The Challenges of 1848 Reprised in the Middle East Today

1848 revolutionSome pundits have compared the recent uprisings in the Middle East to the American Revolution or to the upheavals in Eastern Europe that ended the Cold War. But the 1848 revolutions in Europe may actually provide a better perspective on the challenges that the advocates of democracy in the Middle East face today.

Specifically, the 1848 “springtime of the peoples” shows that overthrowing a government is just half a revolution. The more difficult half is building a sustainable political structure.

The parallels between 2011 and 1848 are many. The sclerotic monarchies and one-party “republics” of the modern Middle East had forerunners in the kingdoms and empires that ruled in Europe in the mid-nineteenth century. In both places political opposition was routinely suppressed, and voting rights were limited. In Britain about 4 percent of the population could vote, and in France about 1 percent. Voting was similarly restricted elsewhere.

Likewise, in the Middle East today many countries have universal voting rights only in theory. In practice, citizens face the problem that Martin Luther King once highlighted in a different context in his “I Have a Dream Speech”: “a Negro in New York believes he has nothing for which to vote.”

Also both regions — Europe in the 1840s and the Middle East in the recent past — existed in the shadow of democracy elsewhere. Nineteenth-century Europeans sometimes looked across the Atlantic at the United States, an isolated country but one that presented a powerful image of government by the people. Even with its voting rights restricted largely to white men, the United States, with 14 percent of the population eligible to vote, was an emergent democracy.

The United States still draws attention, of course. Many Arab peoples resent U.S. policies in Iraq and Israel but are attracted to American democracy and technology, including communications technology such as Facebook, which has helped Middle East revolutionaries to coordinate demonstrations. And Turkey, a secular republic with a Muslim majority, presents an enviable democratic example on the Arabs’ doorstep.

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Comments

  1. A thought-provoking piece.

    Yes, the USA has attractive ‘democracy’ and ‘technology’ – and so do Finland and Japan. And so does Israel – another ‘democratic example on the Arabs’ doorstep’ and indeed with many Arab citizens.

    However, the authors correctly conclude that, despite all the above and other examples, the one nearby really “enviable” ‘democratic example’ for many Islam-focused Arabs is now Turkey – because it has a Muslim majority. And Turkey is becoming even more “enviable” because it’s no longer so secular. Turkey HAS BEEN a secular republic, thanks to the role of its military as ‘guardians of the secular state’ ever since the Ataturk days, but the present Islamist-leaning AKP regime is gradually purging military and other opponents by framing them as alleged plotters against the state in a huge alleged conspiracy . (The regime is thereby delighting many foreigners ignorant of Turkish history whose ideological dogma presumes that in every society the military establishment is always the most evil and regressive force.)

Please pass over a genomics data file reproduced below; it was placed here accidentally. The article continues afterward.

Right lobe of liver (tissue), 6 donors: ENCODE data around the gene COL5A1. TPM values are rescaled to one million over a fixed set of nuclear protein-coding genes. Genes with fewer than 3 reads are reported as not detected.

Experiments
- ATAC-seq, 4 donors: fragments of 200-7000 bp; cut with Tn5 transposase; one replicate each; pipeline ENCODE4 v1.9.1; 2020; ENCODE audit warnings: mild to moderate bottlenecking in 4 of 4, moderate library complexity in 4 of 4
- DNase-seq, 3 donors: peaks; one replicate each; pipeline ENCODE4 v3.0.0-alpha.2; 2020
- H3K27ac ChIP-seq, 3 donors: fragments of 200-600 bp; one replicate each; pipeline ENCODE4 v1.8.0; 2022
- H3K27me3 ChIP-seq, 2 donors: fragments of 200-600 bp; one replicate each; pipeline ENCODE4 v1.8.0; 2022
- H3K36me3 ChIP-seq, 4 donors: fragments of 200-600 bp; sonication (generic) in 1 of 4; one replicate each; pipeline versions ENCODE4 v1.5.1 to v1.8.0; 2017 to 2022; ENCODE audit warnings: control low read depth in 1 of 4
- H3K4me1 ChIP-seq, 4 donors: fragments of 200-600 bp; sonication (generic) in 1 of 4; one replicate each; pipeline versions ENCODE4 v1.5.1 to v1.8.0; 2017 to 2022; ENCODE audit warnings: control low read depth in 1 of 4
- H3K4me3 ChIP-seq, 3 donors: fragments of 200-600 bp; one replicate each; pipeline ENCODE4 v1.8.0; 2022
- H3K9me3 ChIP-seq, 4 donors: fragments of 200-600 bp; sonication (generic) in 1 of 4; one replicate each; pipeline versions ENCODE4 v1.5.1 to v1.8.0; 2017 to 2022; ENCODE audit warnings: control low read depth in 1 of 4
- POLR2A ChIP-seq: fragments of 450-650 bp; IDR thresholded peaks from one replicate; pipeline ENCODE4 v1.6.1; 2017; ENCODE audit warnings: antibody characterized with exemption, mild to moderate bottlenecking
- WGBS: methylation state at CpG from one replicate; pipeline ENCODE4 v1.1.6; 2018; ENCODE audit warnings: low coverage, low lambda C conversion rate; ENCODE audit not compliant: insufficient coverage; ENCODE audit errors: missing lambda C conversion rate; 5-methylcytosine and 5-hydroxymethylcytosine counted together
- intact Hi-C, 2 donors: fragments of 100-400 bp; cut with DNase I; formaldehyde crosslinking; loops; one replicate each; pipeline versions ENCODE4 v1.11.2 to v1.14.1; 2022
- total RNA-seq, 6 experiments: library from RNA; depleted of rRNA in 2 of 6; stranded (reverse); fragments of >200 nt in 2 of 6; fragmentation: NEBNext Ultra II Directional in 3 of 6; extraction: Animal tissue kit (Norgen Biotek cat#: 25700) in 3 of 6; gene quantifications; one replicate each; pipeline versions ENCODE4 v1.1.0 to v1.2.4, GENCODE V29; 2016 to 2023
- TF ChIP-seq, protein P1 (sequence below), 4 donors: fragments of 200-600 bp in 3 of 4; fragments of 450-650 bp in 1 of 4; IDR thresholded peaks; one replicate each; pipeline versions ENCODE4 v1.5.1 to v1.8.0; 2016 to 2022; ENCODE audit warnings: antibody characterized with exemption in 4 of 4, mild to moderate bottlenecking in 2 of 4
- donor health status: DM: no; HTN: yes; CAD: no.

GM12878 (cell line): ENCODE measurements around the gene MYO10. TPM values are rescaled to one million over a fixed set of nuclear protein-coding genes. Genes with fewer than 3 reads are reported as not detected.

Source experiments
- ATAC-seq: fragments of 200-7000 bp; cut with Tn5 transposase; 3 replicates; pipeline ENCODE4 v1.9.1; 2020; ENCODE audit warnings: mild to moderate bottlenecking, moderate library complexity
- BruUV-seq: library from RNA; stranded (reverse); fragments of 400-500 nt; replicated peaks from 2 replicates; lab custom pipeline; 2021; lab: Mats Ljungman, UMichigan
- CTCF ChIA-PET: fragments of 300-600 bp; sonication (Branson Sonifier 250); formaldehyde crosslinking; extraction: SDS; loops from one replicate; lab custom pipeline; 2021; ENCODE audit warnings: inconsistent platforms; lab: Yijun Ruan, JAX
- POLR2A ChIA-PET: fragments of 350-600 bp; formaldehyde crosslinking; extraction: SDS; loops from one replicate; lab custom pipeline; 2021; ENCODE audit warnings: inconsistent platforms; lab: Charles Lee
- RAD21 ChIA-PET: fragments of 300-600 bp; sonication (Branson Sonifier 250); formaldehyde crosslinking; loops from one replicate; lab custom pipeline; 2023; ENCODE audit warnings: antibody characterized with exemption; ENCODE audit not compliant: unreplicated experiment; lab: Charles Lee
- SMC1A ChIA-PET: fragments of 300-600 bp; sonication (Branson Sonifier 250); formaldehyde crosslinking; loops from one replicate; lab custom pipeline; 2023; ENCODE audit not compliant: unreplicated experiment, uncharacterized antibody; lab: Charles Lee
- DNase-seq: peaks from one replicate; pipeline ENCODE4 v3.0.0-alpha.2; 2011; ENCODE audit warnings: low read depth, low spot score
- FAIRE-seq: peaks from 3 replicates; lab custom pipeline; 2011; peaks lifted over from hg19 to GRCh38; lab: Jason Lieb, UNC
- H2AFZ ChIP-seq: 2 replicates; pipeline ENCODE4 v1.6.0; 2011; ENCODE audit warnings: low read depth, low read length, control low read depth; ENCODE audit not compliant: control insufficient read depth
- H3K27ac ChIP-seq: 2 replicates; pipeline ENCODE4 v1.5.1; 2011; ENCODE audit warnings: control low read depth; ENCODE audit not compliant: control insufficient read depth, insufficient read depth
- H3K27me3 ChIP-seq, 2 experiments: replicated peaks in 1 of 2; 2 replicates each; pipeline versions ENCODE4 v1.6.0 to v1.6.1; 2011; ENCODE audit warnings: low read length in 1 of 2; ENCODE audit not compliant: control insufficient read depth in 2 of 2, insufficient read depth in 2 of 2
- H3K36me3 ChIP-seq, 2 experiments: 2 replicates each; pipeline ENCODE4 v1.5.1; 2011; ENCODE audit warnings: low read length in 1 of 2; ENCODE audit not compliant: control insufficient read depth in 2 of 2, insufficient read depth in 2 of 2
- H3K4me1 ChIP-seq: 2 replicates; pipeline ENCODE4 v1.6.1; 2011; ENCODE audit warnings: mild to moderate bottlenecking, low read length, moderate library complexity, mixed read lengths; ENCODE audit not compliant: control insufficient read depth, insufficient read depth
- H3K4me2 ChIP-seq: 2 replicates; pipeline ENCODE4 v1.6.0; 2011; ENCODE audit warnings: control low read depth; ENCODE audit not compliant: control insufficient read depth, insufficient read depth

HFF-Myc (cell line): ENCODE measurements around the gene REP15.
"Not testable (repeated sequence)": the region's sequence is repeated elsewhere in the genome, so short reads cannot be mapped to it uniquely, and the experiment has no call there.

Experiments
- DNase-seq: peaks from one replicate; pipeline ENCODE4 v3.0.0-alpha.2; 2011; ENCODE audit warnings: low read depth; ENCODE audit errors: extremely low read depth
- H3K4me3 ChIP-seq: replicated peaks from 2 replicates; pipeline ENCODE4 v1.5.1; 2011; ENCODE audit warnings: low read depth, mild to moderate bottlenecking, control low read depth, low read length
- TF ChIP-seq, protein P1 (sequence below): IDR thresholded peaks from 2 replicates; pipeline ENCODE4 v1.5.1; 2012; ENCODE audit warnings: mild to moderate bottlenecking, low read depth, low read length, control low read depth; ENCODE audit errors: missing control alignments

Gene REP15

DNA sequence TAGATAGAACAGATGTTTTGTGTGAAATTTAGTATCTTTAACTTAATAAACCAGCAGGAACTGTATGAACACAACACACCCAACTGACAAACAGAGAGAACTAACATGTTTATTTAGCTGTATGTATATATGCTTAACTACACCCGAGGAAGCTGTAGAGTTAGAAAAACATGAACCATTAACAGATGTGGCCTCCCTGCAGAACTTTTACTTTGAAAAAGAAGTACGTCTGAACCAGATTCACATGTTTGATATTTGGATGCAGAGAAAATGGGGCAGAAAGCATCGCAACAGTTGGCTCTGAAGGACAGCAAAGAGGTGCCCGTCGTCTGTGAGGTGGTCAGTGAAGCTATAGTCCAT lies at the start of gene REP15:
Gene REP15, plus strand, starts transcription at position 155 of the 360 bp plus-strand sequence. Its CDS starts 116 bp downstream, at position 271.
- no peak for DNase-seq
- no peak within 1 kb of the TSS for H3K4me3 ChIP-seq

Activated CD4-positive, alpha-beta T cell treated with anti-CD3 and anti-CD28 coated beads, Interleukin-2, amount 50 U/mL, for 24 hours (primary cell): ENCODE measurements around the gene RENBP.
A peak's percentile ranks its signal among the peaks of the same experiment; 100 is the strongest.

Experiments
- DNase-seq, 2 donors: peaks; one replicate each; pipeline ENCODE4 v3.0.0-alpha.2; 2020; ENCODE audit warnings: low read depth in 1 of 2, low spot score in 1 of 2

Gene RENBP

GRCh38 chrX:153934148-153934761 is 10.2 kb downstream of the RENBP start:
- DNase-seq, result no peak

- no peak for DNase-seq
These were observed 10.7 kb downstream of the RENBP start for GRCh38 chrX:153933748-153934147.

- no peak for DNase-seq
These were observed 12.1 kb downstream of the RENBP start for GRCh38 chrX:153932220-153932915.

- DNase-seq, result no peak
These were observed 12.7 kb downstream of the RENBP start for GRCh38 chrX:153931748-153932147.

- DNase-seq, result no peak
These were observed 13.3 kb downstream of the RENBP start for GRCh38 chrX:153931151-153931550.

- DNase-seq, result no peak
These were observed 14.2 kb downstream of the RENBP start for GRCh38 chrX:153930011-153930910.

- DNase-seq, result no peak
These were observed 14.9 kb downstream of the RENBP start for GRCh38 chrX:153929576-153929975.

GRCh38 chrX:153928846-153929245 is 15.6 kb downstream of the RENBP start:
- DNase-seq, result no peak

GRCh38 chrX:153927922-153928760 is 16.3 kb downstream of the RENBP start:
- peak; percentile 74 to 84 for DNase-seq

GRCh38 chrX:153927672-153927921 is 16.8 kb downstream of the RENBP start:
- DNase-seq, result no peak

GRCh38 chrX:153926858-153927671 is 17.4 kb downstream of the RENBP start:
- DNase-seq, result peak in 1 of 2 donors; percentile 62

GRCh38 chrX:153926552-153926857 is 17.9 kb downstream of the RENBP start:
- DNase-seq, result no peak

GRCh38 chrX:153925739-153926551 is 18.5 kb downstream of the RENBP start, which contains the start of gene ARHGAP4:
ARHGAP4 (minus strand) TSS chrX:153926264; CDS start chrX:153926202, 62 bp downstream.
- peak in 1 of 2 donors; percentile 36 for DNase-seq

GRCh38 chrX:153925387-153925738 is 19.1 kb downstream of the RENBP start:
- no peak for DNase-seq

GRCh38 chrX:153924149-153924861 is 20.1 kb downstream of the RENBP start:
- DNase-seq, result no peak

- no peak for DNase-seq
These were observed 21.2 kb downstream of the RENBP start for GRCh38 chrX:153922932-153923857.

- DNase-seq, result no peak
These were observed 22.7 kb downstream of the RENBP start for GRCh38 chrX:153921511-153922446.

At best – as the authors cogently write – ‘overthrowing a government is only half a revolution’. At least one perspective finds that even that much has yet to happen in Egypt. Since the 1952 coup, Egypt has been run by the military establishment, by military careerists – Naguib (figurehead), Nasser, Sadat, and Mubarak. In recent months Mubarak threatened this arrangement by seeking to have his businessman (non-military) son succeed him. The military establishment could not tolerate that, so they have gone along with popular calls for him to leave (but the regime remains). Will they tolerate more actual democracy? Maybe – because they know they don’t know how to manage the Egyptian economy, the world’s most dependent on grain imports. The economic prospects are getting ever worse, what with climate-change-driven drought and resulting huge crop failures (in China and elsewhere) and resulting escalating grain prices.

    What will be really interesting is when we people in supposedly ‘advanced’ and ‘democratic’ societies – like here in the USA – wake up and realize that for practical purposes we have yet to come to our overdue version of 1848. We allegedly have ‘democracy’ but in truth our vaunted ‘democratic’ regimes amount for the most part to republican oligarchies with scant empowered citizen participation in decision-making, but gussied up for popular consumption with a populist veneer of beauty-contest winner-take-all elections.

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